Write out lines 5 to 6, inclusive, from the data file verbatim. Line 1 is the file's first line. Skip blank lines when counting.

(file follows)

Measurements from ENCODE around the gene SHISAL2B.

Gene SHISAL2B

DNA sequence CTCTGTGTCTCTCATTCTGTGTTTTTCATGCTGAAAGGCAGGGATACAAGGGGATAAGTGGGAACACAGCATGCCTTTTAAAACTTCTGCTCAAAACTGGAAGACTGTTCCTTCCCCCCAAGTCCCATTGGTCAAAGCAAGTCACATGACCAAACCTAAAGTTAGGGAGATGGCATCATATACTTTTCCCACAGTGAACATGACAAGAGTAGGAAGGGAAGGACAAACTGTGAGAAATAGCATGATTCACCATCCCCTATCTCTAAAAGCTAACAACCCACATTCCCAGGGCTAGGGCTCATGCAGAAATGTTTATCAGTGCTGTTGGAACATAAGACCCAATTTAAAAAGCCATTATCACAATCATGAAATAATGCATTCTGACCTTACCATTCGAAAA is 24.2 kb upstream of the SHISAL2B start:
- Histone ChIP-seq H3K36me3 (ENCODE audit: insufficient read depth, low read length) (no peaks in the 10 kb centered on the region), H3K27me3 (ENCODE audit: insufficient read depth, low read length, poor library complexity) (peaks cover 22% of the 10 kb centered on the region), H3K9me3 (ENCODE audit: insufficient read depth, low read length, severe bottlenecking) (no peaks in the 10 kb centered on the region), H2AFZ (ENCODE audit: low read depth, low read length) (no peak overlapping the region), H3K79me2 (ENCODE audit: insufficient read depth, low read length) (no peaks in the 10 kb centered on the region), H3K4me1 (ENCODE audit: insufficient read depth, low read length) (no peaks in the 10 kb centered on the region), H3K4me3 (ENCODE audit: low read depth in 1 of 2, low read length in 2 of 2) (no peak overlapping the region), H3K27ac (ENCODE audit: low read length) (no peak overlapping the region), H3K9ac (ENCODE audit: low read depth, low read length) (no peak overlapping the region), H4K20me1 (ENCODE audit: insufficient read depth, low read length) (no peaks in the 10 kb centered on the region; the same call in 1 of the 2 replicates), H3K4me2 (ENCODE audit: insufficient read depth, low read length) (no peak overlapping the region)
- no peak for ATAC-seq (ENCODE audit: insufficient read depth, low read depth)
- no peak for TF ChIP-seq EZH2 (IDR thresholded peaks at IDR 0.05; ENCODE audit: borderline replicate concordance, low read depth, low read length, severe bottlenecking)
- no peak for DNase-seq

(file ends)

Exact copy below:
- no peak for ATAC-seq (ENCODE audit: insufficient read depth, low read depth)
- no peak for TF ChIP-seq EZH2 (IDR thresholded peaks at IDR 0.05; ENCODE audit: borderline replicate concordance, low read depth, low read length, severe bottlenecking)